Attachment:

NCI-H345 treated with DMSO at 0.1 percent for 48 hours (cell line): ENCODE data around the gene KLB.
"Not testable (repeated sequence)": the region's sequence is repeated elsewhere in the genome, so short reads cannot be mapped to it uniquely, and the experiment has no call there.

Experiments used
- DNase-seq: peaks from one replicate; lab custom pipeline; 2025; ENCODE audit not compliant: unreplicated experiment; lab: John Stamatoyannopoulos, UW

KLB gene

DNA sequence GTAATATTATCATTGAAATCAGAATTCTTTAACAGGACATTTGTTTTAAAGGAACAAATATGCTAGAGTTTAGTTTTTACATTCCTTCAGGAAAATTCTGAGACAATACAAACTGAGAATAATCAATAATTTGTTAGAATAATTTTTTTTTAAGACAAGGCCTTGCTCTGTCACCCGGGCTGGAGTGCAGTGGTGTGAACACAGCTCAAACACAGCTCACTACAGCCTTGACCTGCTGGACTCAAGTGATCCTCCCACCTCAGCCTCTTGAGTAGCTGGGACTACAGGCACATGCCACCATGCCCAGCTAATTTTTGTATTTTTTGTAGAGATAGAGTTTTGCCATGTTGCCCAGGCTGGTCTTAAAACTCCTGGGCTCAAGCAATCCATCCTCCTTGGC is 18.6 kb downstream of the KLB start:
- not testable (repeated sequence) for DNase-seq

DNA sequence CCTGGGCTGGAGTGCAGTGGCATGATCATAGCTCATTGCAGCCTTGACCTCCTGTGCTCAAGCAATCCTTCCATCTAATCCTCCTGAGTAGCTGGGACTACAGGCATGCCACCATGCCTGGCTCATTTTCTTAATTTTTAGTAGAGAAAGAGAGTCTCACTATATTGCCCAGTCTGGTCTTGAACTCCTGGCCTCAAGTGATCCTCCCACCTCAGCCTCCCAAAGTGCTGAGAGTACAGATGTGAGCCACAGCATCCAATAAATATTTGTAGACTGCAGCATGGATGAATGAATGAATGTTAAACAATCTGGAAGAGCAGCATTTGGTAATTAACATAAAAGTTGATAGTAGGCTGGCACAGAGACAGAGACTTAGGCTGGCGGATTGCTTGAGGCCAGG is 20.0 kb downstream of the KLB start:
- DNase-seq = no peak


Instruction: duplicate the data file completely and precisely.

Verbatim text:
NCI-H345 treated with DMSO at 0.1 percent for 48 hours (cell line): ENCODE data around the gene KLB.
"Not testable (repeated sequence)": the region's sequence is repeated elsewhere in the genome, so short reads cannot be mapped to it uniquely, and the experiment has no call there.

Experiments used
- DNase-seq: peaks from one replicate; lab custom pipeline; 2025; ENCODE audit not compliant: unreplicated experiment; lab: John Stamatoyannopoulos, UW

KLB gene

DNA sequence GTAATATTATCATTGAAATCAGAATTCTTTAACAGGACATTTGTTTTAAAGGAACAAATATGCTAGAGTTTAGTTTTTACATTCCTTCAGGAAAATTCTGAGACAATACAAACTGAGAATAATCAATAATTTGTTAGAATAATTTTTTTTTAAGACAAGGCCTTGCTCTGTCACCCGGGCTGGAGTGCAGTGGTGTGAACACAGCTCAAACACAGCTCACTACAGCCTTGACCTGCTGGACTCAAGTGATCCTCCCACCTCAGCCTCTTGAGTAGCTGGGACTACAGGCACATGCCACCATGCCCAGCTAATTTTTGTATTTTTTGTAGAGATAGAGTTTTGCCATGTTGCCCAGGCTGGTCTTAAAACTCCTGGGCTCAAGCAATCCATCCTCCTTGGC is 18.6 kb downstream of the KLB start:
- not testable (repeated sequence) for DNase-seq

DNA sequence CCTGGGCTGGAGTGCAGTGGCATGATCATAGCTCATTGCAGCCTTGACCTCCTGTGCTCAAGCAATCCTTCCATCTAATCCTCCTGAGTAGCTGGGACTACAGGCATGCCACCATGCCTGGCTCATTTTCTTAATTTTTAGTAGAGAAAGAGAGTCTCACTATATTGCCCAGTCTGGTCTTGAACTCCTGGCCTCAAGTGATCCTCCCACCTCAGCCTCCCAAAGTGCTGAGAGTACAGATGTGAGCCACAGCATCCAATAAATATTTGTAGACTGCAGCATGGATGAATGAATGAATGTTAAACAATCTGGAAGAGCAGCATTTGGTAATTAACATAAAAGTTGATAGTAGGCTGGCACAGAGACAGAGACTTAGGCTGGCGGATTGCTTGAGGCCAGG is 20.0 kb downstream of the KLB start:
- DNase-seq = no peak